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Mattaponi's 1677 treaty rights under court review

RICHMOND, Va. - Unresolved questions over Virginia courts' power to
interpret and enforce a 1677 treaty that protects the Mattaponi Indian
Tribe from development on or near its reservation have been forwarded to
the Virginia Supreme Court.

A well-known document signed by Virginia Indians and the English in the
17th century just may provide the relief that the Mattaponi Indians need in
their fight against a 1,524-acre reservoir that would flood sacred sites,
harm their shad hatchery as well as affect their cultural and religious

The Court of Appeals of Virginia, in its opinion of the tribe's second
appeal of a state permit issued to Newport News, wrote it couldn't resolve
the 1677 Treaty at Middle Plantation issues because it didn't have
jurisdiction. It wrote that the Virginia Supreme Court alone has
jurisdiction, and it transferred that part of the tribe's appeal to the
Supreme Court.

Again, though, the Court of Appeals wrote that the State Water Control
Board followed state statutes in granting Newport News a permit in 1997.
This permit will allow the city to withdraw water from the Mattaponi River
for the reservoir, which is to be constructed next to the tribe's

Even though the lower courts have continued to dismiss the tribe's treaty
claims, the Mattaponi Indians, too, have requested that the Supreme Court
review these claims.

"We will be affecting that transfer asking the Supreme Court of Virginia to
take the case," said David Bailey, attorney for the Mattaponi. "It's
discretionary with them."

The tribe's members, descendants of Pocahontas, argue that the State Water
Control Board, as an agency of the Commonwealth of Virginia, has to
consider the tribe's treaty rights, and the board declined to do so, Bailey

"And the Court of Appeals said that was 'OK,'" he said. "The second part of
the tribe's appeal was the board was required to determine and protect the
existing uses of the Mattaponi River by the tribe."

The Court of Appeals, Bailey said, wrote in its opinion that the State
Water Control Board balanced the needs of the reservoir with the needs of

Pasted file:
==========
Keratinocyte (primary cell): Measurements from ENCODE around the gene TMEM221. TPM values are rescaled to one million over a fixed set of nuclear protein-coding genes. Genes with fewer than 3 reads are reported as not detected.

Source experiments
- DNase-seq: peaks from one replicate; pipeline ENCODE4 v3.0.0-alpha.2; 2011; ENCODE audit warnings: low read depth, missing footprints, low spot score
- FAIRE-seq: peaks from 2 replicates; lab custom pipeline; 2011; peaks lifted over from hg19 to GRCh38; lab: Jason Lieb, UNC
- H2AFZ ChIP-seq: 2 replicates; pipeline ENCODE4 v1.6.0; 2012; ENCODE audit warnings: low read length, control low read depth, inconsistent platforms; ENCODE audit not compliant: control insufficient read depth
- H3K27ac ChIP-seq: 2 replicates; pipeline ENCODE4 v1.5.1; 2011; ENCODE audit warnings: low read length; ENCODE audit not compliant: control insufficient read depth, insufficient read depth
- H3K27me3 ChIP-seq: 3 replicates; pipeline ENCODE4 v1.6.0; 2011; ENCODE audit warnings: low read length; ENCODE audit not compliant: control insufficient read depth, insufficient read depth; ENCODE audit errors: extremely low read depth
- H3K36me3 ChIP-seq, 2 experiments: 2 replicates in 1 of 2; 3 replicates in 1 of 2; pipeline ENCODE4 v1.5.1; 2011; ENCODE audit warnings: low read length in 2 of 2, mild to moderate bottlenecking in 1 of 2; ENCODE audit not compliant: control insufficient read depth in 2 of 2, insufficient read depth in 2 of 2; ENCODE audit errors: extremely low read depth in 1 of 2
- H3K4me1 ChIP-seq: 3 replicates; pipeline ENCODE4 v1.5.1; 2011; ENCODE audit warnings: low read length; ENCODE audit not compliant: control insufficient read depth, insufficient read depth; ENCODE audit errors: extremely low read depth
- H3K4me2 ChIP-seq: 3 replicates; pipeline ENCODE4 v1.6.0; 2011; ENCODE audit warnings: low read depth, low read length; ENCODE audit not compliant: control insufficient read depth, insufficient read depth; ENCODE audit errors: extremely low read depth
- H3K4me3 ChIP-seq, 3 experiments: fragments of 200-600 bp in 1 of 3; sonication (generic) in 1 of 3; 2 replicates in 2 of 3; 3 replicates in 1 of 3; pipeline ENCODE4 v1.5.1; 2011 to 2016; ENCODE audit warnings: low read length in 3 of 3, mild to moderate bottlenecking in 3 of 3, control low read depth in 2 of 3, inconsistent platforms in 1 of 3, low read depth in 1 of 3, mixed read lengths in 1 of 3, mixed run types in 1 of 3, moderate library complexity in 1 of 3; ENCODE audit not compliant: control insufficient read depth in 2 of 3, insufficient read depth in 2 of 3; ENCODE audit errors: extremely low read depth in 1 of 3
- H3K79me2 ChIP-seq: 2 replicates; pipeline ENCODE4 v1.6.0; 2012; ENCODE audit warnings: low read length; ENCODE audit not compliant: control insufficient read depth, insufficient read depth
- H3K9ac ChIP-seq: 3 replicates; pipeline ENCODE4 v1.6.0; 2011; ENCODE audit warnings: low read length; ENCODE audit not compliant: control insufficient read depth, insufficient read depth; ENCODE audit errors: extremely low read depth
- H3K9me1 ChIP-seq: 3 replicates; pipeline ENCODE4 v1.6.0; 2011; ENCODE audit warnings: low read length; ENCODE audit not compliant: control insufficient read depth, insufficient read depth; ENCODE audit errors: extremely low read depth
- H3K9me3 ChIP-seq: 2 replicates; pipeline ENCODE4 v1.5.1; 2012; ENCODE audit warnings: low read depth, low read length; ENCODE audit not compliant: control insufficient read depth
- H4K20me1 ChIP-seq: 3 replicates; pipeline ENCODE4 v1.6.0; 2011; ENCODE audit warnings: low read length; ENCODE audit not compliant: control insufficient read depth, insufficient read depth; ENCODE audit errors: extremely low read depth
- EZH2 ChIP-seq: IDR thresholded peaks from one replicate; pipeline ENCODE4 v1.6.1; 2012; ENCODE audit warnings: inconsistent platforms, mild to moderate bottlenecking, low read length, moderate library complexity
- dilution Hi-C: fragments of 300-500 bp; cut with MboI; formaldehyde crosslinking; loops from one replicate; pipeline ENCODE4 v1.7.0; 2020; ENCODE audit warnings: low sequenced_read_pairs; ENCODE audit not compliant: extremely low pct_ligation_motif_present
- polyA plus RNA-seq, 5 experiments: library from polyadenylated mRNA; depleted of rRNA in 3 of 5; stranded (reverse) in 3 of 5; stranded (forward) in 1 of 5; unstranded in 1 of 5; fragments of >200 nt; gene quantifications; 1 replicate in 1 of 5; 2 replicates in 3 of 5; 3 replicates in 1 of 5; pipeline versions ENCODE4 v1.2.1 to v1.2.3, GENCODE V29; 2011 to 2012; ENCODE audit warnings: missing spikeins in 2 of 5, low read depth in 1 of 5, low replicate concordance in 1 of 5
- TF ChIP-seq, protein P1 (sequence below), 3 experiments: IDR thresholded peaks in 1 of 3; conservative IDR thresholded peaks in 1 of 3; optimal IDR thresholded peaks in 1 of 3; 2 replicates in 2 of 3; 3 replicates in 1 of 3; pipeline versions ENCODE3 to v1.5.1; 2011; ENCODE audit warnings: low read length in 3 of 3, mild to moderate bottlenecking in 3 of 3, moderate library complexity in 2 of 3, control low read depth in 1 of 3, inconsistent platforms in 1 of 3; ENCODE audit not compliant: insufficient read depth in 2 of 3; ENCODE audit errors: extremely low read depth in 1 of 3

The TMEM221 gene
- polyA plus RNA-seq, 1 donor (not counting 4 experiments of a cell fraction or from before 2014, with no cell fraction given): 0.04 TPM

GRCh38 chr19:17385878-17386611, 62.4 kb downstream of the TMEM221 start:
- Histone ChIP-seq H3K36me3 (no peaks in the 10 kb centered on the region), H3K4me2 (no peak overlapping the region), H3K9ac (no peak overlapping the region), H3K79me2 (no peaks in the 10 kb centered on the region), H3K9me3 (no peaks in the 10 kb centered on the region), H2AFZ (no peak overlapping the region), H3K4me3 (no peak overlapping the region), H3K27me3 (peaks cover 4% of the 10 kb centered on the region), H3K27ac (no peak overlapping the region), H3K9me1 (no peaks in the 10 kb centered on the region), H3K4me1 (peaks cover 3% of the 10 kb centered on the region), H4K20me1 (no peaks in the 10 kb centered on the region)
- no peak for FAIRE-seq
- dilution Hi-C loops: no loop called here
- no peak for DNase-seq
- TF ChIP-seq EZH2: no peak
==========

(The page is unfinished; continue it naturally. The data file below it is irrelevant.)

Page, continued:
the tribe. But the tribe argues that the board couldn't achieve a balance
because the tribe's shad hatchery and cultural uses of the river would be

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"We think the law requires the State Water Control Board to protect the
tribe's uses period," Bailey said.

In 2003, the tribe and others opposed to the reservoir received a victory
when the Virginia Marine Resources Commission denied Newport News a permit
to place an intake pipe in the Mattaponi River. This would allow the city
to pump up to 75 million gallons of water a day to the reservoir. But the
city sued the VMRC, requested a formal hearing, and in August, the VMRC
granted the city that permit.

Before this action, the Mattaponi and numerous environmental groups sought
to intervene in the suit on behalf of the VMRC. A Norfolk Circuit Court
judge, who was appointed to review the case, however, dismissed their
request and granted Newport News a second hearing.

The tribe then appealed the intervention denial to the Court of Appeals,
which dismissed its claim - because the judge hadn't issued a final order
in the case before the appeal was filed. The dismissal, however, came after
the VMRC held a second public hearing in August this year.

"We're appealing the Court of Appeals' first decision on the intervention
because the tribe had a right to the claim and the Court of Appeals should
have heard it immediately," Bailey said. "When the courts denied the
tribe's appeal and made them wait, the tribe lost all of the rights it had
had it been allowed to intervene."

The Mattaponi Tribe maintains that the State Water Control Board in 1997
ignored the tribe's treaty issues when it issued the water withdrawal
permit, and this was devastating to the tribe, Bailey said.

The board's action prompted the tribe to present its treaty claims to the
Virginia Attorney General's Office. But the Attorney General said the
tribe's treaty rights had been abolished. It also noted that development
had been made around the reservation over the years with more than 150
homes, the King and Queen County courthouse, a landfill, boat landings,
public highways and cemeteries, according to the Court of Appeals' opinion.

With these in mind and because the treaty had been written to prevent
violence between the Indians and the English, "the Attorney General
concluded that the tribe had no enforceable legal right arising out of the
treaty that would preclude the proposed water project," the Court of
Appeals wrote.

The tribe then appealed the State Water Control Board permit, explaining
its treaty claims to the Newport News Circuit Court, but the court
dismissed its claims. The Court of Appeals upheld the Circuit Court's
decision, which the Virginia Supreme Court reversed in 2001. The Supreme
Court sent the case back to the Newport News Circuit Court. But last year,
the Circuit Court dismissed the tribe's treaty claims again, stating that
courts had no jurisdiction to act on the tribe's treaty.

"For the moment, the tribe is yet to have its day in court on the treaty,"
Bailey said. "It's been a slow and difficult process in Virginia. It
reflects the political power Newport News has. So far, it has squashed the
tribe's treaty."